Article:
With adaptive reuse and historical preservation in mind, Peter Schwab brings his love of the past into his everyday work as an architect.
Peter Schwab never tires of learning about the American Revolution. He’s spent decades tracing his family’s lineage to the days of the nation’s founding, which led to him discovering he’s related to an officer who served under George Washington.
That genealogical journey fostered a deep appreciation of history that plays a significant role in Schwab’s career as an Associate Principal at Murphy & Dittenhafer Architects, a firm that specializes in adaptive reuse and historical preservation.
“It’s helped me develop attention to detail and a respect for the quality of the way things were built in the past,” said Schwab, who works at M&D’s Baltimore office. “You can preserve the best features of a building and improve on its guts and the new infrastructure.”
‘Historic Preservation expert’
After graduating from Virginia Tech, Schwab has enjoyed more than 30 years working as an architect, following in his father’s footsteps. He joined Murphy & Dittenhafer Architects almost four years ago and has tackled a slew of challenging projects.
Some of them have been particularly fitting, considering he’s a history buff.
One project involves the President Street Station in Baltimore. Among the country’s first train stations, the building opened in 1850 and was the site of a riot 11 years later, when Southern sympathizers attacked Union troops on their way to Washington from Massachusetts.
Now home to the Baltimore Civil War Museum, the station is listed on the U.S. Register of National Historic Places. Schwab is designing renovations that will preserve the entire building, as well as partially recreate an original train shed – pending approvals and funding for the project.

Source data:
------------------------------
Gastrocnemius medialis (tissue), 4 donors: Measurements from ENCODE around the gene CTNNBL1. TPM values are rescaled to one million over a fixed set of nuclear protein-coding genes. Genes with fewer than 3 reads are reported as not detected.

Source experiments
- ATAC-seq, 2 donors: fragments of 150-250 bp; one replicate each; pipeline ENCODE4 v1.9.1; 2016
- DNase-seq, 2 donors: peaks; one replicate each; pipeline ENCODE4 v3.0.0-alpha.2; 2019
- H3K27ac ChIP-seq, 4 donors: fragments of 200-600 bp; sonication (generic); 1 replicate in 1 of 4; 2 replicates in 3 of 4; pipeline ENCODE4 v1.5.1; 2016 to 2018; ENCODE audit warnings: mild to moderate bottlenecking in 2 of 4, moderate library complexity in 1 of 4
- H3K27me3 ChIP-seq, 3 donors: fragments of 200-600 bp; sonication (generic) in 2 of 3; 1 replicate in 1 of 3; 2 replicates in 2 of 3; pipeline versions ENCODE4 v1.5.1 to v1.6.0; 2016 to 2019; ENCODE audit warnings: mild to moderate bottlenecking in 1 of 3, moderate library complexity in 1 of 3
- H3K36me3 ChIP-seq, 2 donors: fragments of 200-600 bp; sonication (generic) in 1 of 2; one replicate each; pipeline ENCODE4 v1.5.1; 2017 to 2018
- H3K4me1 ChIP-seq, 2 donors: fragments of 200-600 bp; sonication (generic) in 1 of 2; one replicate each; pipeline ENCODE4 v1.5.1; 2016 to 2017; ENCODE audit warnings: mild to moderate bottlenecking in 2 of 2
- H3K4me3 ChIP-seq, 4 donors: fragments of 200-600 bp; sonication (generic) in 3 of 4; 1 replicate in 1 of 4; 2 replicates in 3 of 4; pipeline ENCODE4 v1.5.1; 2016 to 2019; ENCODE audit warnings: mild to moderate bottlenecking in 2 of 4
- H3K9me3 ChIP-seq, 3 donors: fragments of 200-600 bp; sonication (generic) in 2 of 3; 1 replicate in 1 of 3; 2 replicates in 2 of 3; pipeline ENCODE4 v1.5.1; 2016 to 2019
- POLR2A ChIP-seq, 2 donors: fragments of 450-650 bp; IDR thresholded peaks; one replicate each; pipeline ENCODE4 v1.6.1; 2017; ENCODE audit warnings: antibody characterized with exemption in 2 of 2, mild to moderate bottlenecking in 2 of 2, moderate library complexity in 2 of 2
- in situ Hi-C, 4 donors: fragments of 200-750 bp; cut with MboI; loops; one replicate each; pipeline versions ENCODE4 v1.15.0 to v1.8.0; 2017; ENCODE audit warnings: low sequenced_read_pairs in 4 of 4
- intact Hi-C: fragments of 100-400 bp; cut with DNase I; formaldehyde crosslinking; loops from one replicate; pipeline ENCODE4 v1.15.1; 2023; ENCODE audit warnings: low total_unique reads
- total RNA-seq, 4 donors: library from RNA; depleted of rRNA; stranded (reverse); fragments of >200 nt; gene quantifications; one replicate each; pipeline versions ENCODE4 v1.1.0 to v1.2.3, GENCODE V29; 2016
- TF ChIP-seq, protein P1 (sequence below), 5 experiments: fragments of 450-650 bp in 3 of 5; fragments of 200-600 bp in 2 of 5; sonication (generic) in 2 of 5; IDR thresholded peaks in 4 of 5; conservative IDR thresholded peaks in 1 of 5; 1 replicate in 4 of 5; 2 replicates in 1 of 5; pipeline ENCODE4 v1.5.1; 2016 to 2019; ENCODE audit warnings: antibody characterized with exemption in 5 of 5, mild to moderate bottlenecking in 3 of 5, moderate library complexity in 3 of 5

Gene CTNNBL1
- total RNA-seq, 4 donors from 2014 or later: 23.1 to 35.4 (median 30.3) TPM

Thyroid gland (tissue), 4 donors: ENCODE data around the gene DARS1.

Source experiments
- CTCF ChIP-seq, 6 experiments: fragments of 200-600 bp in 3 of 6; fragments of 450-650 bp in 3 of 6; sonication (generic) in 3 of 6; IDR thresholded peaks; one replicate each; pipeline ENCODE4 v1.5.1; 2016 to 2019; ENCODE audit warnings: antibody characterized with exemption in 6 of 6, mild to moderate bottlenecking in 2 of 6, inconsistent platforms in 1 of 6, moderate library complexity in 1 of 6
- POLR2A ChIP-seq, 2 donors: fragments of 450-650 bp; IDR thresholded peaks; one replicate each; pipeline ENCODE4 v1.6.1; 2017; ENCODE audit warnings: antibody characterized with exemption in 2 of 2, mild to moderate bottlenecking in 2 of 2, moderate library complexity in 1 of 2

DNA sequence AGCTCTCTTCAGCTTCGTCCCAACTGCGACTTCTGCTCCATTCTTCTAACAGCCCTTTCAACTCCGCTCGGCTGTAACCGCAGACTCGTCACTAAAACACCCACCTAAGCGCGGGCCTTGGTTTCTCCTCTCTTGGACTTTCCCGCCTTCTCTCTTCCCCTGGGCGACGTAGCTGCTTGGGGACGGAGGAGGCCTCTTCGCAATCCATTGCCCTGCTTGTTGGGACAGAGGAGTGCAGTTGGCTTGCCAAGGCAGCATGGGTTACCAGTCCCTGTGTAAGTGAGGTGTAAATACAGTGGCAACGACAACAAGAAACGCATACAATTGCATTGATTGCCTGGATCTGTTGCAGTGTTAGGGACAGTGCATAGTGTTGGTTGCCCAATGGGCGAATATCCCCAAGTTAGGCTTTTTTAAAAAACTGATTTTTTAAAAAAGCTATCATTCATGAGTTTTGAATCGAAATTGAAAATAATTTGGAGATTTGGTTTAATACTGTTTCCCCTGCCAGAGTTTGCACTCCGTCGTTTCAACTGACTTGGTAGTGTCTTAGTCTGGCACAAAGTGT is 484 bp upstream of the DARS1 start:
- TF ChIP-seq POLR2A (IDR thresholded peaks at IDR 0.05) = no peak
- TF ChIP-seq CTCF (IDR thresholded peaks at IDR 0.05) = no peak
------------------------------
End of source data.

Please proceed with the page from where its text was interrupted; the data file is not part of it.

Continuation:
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Elsewhere, Schwab is working on a $26 million overhaul of Prince George’s Community College’s Lanham Hall. Constructed in the 1970s, the three-story non-descript building will soon have a fresh look that includes bringing in natural light, new materials and vegetative green roofs. Schwab hopes to achieve LEED Gold certification for this transformative project.
“Adaptive reuse makes all the sense in the world to take these quality shells and reinvent them,” he said.
M&D co-founder Frank Dittenhafer II, FAIA, LEED AP, said Schwab is a natural fit for projects that require giving old buildings new uses.
“Peter has the skills and technical knowledge to handle a variety of challenging and complex assignments,” Dittenhafer said. “And just as important as his experience, he has excellent communication skills. Everyone who meets Peter knows he’s easygoing, articulate and thoughtful. He’s easy to work with, and that is incredibly important.”
Award-winning work along the Susquehanna
Schwab also helped Murphy & Dittenhafer Architects tackle a particularly challenging project for the Zimmerman Center for Heritage, which was recently named a visitor contact station for the Captain John Smith Chesapeake National Historic Trail and last year won a Pennsylvania State Historic Preservation Award.
The center wanted to build a waterside pavilion along the Susquehanna River, and Schwab was called in during the construction phase to assist with some of the technical issues – like finding a way to build a foundation that would withstand heavy ice flows.
That project also included a wetlands area, as well as a lengthy ADA-accessible walkway that included educational signage to immerse visitors in the history of the river.
Borrowing from the past
As a history lover, Schwab knows architects borrow from the past in the hopes of improving future structures. He compares it to DNA, saying successful design elements such as columns, arches, gables, bricks and more are carried throughout history.
“With new materials and technologies, we can recreate and reinvent these elements in new and more sustainable solutions that also serve our needs in comfort,” he said.
Sustainability is important to Schwab. He knows that creating new structures means taking more materials from the Earth.
Murphy & Dittenhafer Architects’ work with adaptive reuse means some existing buildings don’t have to come down, which helps cities retain eclectic looks – as well as buildings that may be cost-prohibitive to build in today’s economy.
“We’re in a great place now as far as architecture is concerned because we have the past to learn from,” Schwab said. “We’re improving buildings, and I think we’re doing some really exciting work at Murphy & Dittenhafer.”